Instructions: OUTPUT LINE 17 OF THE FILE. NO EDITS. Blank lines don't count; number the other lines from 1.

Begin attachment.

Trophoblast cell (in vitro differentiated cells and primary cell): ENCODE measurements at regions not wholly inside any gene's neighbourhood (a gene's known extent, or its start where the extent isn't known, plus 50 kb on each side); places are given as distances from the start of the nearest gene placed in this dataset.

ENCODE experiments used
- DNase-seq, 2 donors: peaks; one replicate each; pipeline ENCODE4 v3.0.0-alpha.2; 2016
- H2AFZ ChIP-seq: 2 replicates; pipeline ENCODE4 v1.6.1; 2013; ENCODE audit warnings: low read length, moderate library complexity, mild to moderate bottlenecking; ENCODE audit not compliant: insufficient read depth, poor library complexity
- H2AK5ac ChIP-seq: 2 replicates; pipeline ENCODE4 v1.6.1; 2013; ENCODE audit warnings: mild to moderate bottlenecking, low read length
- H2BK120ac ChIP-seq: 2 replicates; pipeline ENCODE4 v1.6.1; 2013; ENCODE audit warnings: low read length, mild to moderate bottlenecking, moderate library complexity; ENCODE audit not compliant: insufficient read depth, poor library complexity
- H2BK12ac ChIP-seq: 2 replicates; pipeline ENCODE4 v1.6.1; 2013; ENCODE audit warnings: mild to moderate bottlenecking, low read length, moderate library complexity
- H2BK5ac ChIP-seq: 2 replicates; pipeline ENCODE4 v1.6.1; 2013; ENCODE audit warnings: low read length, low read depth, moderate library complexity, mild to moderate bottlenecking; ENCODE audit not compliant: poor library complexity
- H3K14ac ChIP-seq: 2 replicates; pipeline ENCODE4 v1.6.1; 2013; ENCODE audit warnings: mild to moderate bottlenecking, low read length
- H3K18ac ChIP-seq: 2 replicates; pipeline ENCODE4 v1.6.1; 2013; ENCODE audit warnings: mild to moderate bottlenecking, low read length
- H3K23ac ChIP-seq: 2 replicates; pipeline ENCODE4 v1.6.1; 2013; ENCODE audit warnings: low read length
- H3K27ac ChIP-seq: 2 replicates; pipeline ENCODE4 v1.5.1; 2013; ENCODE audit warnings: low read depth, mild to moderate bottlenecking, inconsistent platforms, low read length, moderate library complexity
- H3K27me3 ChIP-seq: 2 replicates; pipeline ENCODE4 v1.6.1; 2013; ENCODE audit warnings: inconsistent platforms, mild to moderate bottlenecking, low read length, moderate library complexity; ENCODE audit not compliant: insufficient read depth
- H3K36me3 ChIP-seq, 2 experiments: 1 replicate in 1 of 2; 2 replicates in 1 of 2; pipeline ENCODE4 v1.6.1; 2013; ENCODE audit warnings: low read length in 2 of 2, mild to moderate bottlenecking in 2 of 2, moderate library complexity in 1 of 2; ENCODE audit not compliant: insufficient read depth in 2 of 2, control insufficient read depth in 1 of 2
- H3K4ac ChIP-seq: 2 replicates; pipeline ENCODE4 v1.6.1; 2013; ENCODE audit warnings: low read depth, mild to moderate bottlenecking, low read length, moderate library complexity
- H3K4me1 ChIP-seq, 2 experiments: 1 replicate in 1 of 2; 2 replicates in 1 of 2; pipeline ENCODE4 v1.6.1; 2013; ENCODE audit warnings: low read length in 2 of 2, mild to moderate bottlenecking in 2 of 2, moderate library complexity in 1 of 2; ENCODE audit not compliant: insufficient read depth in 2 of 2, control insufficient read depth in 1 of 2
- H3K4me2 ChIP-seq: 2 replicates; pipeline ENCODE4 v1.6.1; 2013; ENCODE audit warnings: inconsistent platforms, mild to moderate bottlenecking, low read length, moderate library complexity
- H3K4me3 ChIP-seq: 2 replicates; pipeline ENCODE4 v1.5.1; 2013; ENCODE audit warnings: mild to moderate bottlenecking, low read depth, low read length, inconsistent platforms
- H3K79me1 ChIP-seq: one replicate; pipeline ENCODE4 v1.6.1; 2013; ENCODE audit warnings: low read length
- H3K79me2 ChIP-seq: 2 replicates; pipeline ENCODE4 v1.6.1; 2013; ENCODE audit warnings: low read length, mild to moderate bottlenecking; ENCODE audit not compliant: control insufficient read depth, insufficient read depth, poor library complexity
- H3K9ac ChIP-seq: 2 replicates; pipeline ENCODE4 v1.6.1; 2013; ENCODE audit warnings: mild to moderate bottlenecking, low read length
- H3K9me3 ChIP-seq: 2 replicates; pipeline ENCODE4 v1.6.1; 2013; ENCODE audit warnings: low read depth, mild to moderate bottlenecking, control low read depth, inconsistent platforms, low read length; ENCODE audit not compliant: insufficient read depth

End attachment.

- H3K4me2 ChIP-seq: 2 replicates; pipeline ENCODE4 v1.6.1; 2013; ENCODE audit warnings: inconsistent platforms, mild to moderate bottlenecking, low read length, moderate library complexity